Old Is New Again

Photo courtesy of Geordan Hay

Geordan Hay’s thrift store treasures have gained her a following of shoppers who crave the 90s trends they never experienced. Posting pictures of her eclectic and vintage finds is more than just a creative hobby. Hay, who has been selling thrifted clothes on Instagram for a few months now, introduced her business called Thanks! It’s Thrifted in July of 2019. While thrift shops have been around forever, Hay makes it easier for her fanbase and customers.

Instead of having to sift through racks on your own and try to imagine how you’ll style a thrifted shirt, Hay does the job for you and models the item in an outfit that’s fit to post on Instagram. Running her Instagram for a few short months has turned into a booming business, and since July, she’s had over 100 Instagram sales and two pop-up shops outside of Urban Outfitters downtown to showcase and sell her products.

To get the best advice from a professional thrifter, VALLEY had a Q&A with the one and only vintage queen, Geordan Hay.

VALLEY: How did you get your start?

Geordan Hay: I didn’t really get into thrifting until the end of my senior year of high school and into college, but once I did, I really started to like the idea of having unique clothing that not everyone else had. I would have people saying, “Your shirt is so cute,” or, “I love your sweatshirt! Where’d you get it?” and I’d say “It’s thrifted!”

People started asking me to be on the lookout for specific items or to take them thrifting with me. I kind of threw out the idea on my personal Instagram towards the end of last semester about starting a page selling some of my thrifted finds, and I had a lot of people express interest in it. I put it off for a new months because I was a little nervous, but I finally made it at the end of July, and from there it’s really grown and taken off.

V: Where do you find such cool pieces?

Photo posted by @thanksitsthrifted_ on Instagram

GH: I will occasionally go to the Goodwill in State College and other smaller local thrift stores around here, but for the most part I do most of my thrifting outside of State College and in my hometown, about an hour and 30 minutes from Penn State. I definitely have certain thrift stores and places to go that I favor over others. No one in my hometown does what I do or wants the older, vintage items I’m looking for, so there’s always a ton of cool things I can find. I’ll walk out with enormous bags full. It’s definitely something I look forward to doing throughout the week and every weekend.

V: What are you studying at Penn State, and does your business correspond in any way to your major?

GH: I’m an advertising major and in addition to my Instagram business, I work at Urban Outfitters where I was just promoted to the Women’s Style Specialist. Both my job at UO and my Instagram page work together really well in bringing out my creative side, and creativity is what advertising is all about. At Urban, I’ll start to dress the forms, put outfits together on the fitting room doors and do other projects with the women’s clothing there. Being the Women’s Style Specialist is cool because I’m able to see new styles and trends and translate that into fun outfits for my Instagram page. I think it’s easier to picture yourself wearing something when you see it on a mannequin or on a person with a full outfit on, so that’s why I really wanted to do that for my page.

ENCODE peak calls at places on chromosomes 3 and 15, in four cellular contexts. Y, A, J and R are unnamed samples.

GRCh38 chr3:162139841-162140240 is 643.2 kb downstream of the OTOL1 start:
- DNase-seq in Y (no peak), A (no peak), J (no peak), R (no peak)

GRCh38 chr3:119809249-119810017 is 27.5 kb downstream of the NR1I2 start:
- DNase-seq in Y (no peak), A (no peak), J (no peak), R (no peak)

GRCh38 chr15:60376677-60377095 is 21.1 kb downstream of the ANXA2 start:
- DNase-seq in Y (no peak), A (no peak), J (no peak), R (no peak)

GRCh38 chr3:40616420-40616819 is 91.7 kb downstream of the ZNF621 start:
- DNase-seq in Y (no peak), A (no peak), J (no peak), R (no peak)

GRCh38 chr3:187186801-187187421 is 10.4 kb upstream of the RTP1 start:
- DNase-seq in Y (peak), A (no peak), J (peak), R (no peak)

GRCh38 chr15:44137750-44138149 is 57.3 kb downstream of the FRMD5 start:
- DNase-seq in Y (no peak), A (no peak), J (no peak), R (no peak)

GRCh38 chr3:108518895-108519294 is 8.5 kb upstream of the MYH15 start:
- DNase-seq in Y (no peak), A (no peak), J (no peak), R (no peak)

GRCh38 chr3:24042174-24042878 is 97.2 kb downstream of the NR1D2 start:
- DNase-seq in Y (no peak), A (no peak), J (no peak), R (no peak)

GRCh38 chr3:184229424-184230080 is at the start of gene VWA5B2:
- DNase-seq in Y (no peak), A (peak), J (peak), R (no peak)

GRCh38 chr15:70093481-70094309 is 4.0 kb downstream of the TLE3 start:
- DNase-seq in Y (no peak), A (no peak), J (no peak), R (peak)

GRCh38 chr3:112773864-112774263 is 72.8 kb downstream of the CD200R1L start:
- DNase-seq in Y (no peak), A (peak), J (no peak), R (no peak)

V: Are most of your orders with Penn State students, and how do you get the clothes to them?

GH: When someone buys something I’ll typically meet them somewhere on campus or they’ll come to my apartment. It’s really whatever works best for them. I want to make sure they’re not going out of their way. However, I would say the majority of stuff I sell I ship out to people that aren’t from around here. The farthest place I’ve ever shipped to is actually California!

It takes a lot of work, selling clothes and being at school at the same time. I have to make sure I’m going out to get shipping supplies and shipping the clothes out in a time that I feel is fast enough. I like to make sure people are getting their clothes quickly. It’s so worth it when people DM me thanking me and loving what they got.

V: Tell us more about your pop-up shops! When do you plan on having them, and how were the past two you’ve had?

Photo courtesy of Geordan Hay

GH: If not monthly, I hope to have one every month and a half. I hope to have my next pop up at the beginning of November. My managers at Urban really support me doing this, and I’m so thankful they gave me this opportunity in the first place.

This past Friday, the pop-up was to start at 4 p.m., and people were on the stairs waiting for it to start around 3:15-3:30 p.m., which was absolutely crazy to me to see. A lot of people have told me they’ve turned on my post notifications on too, and that blows my mind. I’m so grateful.

My favorite thing about pop-ups is being able to interact with my followers and other people. It takes a lot of time and traveling to find what I want to put out at pop-ups, but seeing people happy about what they’ve just bought from me, there’s literally nothing that tops that for me. I absolutely love doing this and want to keep selling and finding clothes people love for however long it keeps growing.

Check out Hay’s Instagram @thanksitsthrifted_ where she posts outfits daily of items she’s selling, and be sure to keep a lookout on her page for announcements of when her next pop-up is so you can get first dibs on her dope finds!


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